The content of your CV should be presented in reversed chronological order, that is, your latest experience at the top. This also means, in most cases, that you place your work experience above your education. Only if you are very recently graduated, and lack any relevant work experience in your field, should you place education above work experience. Each point should clearly present dates, job title, employer/company and your responsibilities.

Many Swedish employers look not only for technical or directly work-related competence, but are also interested in your human skills. Swedish work life is very consensus focused, which means it is much more celebrated to be a good team player than the best performer in the office. Remember that even if you tend to think of yourself as the latter, you are probably both.

EDUCATION

In the education section, degree, grades (if applicable), name of institution. Title of dissertation/thesis. Again, Swedes are more practically than theoretically oriented, and believe education is much more worth if in conjunction with work experience. Highlight any collaboration with professional industry.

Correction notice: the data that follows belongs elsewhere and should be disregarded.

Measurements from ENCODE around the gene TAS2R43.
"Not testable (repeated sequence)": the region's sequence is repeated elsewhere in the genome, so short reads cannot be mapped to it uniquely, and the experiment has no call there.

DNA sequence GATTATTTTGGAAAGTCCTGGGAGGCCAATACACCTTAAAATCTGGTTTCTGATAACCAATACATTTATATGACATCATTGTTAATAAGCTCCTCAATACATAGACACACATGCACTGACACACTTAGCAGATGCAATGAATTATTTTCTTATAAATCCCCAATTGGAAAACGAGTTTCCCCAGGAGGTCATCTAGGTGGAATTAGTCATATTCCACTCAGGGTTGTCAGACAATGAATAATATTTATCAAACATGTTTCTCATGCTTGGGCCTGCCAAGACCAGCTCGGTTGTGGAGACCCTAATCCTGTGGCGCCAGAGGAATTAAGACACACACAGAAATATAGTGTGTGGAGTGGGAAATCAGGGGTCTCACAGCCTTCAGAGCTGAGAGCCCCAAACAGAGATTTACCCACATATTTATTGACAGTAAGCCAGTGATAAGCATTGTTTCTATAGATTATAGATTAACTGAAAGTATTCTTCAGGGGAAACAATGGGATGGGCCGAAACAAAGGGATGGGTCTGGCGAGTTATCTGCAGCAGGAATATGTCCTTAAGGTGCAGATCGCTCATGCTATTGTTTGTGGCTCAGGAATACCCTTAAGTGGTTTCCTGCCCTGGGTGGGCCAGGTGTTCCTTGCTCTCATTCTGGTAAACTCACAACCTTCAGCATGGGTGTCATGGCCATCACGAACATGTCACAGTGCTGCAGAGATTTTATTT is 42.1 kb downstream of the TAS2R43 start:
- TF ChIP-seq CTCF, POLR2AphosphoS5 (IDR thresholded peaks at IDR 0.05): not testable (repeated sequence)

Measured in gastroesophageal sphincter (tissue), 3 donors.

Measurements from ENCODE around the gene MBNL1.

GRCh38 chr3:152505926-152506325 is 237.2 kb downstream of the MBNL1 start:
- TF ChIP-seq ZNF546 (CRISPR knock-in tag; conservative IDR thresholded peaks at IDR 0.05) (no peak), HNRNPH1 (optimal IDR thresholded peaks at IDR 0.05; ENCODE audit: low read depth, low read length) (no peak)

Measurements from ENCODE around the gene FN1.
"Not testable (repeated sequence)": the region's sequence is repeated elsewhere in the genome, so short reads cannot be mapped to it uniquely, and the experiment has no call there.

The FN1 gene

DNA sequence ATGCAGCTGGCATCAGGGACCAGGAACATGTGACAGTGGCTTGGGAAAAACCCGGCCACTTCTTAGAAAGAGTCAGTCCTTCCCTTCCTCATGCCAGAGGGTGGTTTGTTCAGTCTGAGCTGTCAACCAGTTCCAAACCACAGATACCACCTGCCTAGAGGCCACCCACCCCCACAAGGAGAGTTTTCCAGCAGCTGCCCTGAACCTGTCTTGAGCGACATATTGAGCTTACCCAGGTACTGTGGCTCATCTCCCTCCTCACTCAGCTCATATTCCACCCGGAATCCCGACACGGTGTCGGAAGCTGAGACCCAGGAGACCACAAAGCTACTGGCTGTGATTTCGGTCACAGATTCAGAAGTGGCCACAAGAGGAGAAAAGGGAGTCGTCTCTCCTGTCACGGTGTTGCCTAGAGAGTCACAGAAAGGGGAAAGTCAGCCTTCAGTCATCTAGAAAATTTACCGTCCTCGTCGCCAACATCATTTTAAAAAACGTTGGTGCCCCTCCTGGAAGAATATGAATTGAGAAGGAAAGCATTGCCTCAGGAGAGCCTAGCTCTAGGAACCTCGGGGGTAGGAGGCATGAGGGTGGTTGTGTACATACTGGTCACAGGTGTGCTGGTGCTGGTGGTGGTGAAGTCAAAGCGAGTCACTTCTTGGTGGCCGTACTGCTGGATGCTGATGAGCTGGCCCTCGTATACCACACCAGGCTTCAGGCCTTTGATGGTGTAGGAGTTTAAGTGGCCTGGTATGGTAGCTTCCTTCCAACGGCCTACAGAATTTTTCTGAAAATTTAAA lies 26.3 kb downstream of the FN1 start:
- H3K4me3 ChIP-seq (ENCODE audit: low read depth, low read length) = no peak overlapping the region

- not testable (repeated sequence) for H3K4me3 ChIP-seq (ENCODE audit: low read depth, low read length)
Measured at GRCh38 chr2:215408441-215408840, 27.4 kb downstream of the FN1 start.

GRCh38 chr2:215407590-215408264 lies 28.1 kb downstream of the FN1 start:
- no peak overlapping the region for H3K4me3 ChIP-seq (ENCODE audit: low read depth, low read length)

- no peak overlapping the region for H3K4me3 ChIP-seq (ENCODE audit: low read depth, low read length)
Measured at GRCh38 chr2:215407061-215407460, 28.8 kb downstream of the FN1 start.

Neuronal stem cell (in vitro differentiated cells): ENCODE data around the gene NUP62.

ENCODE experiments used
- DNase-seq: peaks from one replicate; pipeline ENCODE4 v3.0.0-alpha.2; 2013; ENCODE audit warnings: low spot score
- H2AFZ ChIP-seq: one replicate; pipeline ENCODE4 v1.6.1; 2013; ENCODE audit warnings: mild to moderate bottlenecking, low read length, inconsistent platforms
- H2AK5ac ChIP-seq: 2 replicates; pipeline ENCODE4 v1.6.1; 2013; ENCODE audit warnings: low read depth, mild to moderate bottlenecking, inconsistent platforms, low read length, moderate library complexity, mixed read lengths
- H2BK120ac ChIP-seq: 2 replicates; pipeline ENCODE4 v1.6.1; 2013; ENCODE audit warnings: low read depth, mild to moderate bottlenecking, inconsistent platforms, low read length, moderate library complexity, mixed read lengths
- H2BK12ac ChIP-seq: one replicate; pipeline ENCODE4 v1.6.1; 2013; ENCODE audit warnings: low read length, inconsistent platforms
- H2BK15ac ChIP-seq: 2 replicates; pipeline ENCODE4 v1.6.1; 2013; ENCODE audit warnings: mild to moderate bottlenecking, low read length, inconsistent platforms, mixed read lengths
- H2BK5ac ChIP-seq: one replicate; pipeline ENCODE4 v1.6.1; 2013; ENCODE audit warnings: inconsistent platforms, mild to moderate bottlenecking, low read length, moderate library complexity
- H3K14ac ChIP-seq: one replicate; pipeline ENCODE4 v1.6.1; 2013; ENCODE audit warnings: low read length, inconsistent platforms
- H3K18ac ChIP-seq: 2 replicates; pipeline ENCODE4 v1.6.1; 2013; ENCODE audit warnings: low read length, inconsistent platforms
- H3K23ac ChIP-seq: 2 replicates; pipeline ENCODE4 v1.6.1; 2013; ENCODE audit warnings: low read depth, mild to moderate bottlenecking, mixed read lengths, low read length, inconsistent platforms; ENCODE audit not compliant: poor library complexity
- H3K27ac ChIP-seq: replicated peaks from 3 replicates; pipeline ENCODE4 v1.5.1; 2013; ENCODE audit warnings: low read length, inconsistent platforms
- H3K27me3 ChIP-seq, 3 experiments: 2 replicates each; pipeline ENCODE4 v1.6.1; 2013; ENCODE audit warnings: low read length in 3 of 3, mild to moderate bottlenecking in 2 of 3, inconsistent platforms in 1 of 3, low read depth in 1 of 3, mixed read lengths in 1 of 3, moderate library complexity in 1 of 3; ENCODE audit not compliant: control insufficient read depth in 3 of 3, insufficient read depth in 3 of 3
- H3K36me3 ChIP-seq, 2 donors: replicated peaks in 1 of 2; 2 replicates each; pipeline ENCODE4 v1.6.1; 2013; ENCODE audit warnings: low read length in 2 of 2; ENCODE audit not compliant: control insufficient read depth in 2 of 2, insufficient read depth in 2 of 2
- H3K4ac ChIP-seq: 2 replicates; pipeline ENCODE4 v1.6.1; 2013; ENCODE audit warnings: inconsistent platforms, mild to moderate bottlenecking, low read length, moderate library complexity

OTHER

Last, you specify what languages you speak and at what level. Always be truthful about your language skills (and everything else of course), but state if you are currently taking courses. Computer or technical skills are important, be as specific as you can. Sweden (arguably) has the world’s highest computer literacy, and it is not enough to say that you know how to use the Internet or create a word document. Specify your proficiency for each software package that could be considered useful for the position you will apply for. A driver’s license is always a plus. If you have received any relevant awards or important nominations, this can be included. The same applies for voluntary experience.